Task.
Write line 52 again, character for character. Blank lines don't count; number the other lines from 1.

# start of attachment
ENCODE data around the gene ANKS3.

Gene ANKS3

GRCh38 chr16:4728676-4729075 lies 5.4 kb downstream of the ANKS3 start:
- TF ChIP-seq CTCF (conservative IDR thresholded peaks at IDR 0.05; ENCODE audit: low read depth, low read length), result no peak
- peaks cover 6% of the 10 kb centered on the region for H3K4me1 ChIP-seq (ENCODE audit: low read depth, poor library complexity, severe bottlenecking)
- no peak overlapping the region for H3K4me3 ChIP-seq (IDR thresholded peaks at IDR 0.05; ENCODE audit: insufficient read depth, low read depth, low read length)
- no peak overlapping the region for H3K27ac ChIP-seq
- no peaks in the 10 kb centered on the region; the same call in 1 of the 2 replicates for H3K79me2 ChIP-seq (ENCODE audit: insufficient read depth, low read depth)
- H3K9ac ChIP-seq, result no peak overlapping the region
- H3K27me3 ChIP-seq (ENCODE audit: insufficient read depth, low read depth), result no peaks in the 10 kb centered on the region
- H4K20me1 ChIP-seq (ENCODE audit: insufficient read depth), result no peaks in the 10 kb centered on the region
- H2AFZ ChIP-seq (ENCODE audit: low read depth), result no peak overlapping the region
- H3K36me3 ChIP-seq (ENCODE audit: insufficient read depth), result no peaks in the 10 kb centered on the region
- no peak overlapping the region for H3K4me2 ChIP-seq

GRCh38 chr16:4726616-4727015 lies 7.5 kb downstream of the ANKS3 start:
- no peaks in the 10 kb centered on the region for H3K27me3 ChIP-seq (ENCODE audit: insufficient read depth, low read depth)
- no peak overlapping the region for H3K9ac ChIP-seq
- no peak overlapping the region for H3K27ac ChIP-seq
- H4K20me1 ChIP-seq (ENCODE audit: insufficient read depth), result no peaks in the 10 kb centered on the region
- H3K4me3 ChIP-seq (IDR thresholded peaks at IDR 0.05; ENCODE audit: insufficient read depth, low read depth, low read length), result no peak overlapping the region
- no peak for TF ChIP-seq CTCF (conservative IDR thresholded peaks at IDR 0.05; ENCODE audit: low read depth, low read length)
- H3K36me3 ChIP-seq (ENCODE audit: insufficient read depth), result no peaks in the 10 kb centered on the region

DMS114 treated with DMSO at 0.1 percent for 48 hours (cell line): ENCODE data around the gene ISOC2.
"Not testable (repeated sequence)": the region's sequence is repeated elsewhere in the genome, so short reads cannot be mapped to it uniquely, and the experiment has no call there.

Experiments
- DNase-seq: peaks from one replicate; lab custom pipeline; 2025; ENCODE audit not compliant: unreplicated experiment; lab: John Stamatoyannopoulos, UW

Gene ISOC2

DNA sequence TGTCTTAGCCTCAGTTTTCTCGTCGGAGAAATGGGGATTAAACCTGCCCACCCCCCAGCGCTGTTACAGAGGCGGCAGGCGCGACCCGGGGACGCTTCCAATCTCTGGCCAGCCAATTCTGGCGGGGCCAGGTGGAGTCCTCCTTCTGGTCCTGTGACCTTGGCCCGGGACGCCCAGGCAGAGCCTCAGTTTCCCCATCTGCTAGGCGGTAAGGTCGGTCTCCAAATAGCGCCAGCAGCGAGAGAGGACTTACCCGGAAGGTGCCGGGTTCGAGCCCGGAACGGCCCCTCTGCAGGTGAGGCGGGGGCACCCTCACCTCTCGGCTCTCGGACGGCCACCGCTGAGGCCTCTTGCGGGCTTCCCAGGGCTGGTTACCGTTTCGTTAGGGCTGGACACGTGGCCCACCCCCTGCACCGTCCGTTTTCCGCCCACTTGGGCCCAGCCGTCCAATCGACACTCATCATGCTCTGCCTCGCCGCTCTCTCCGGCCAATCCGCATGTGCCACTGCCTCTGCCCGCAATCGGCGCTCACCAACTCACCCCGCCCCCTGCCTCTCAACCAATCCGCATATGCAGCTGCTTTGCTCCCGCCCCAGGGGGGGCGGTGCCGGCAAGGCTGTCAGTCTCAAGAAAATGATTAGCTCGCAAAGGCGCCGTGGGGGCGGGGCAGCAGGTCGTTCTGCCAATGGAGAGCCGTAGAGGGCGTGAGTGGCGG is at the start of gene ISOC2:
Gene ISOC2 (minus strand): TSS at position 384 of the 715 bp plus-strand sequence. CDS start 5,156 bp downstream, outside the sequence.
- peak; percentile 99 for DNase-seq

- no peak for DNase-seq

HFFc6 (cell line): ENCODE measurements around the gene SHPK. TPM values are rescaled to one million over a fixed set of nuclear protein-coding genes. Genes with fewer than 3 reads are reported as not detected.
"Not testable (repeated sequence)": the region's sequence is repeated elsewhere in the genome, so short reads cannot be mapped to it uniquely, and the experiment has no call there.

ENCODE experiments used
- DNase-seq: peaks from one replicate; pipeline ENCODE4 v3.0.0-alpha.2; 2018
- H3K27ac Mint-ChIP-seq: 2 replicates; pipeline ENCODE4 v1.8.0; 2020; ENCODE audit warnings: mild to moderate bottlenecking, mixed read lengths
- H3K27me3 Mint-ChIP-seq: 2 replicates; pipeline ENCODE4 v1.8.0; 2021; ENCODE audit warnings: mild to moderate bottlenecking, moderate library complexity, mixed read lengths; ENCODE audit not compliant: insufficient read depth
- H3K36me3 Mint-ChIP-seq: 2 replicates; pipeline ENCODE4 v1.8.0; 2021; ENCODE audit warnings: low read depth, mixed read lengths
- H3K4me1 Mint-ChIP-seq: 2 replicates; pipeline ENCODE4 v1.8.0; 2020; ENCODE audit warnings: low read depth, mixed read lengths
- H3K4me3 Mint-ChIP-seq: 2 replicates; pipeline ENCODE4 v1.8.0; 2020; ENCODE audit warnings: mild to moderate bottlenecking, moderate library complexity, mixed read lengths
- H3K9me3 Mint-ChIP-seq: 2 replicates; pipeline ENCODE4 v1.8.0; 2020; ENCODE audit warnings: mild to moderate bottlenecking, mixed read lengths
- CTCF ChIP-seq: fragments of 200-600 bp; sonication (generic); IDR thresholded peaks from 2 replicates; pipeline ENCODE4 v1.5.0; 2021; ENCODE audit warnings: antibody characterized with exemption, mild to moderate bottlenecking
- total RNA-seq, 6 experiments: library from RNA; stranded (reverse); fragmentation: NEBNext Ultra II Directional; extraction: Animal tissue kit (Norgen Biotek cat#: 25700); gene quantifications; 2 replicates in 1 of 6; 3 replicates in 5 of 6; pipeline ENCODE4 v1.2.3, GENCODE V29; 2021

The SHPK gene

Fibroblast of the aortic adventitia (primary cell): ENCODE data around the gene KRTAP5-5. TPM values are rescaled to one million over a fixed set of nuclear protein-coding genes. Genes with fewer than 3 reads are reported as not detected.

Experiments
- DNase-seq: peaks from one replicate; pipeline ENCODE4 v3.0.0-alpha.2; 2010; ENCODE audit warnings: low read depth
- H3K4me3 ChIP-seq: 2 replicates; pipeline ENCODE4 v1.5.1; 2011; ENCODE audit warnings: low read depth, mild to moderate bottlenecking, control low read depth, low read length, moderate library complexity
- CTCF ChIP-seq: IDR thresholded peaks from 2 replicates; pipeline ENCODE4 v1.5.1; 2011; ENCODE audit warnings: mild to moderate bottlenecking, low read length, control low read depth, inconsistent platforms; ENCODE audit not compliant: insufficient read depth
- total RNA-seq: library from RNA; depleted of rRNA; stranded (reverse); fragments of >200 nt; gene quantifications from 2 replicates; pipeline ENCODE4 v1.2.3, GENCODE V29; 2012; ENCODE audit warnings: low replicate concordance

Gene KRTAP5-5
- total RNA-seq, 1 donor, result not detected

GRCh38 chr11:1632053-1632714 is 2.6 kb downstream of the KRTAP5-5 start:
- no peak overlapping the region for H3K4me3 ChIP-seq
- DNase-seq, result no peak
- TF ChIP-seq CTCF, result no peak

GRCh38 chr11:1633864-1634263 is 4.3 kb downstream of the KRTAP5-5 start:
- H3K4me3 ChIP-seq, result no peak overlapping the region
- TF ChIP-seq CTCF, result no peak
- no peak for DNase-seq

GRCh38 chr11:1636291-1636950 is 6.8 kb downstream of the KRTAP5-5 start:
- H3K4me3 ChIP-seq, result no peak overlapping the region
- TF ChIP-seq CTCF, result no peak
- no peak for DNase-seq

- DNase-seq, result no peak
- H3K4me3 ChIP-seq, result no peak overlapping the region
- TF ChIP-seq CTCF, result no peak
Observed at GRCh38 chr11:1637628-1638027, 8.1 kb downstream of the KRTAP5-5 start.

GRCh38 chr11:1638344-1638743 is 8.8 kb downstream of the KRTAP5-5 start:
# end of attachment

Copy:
- total RNA-seq, 1 donor, result not detected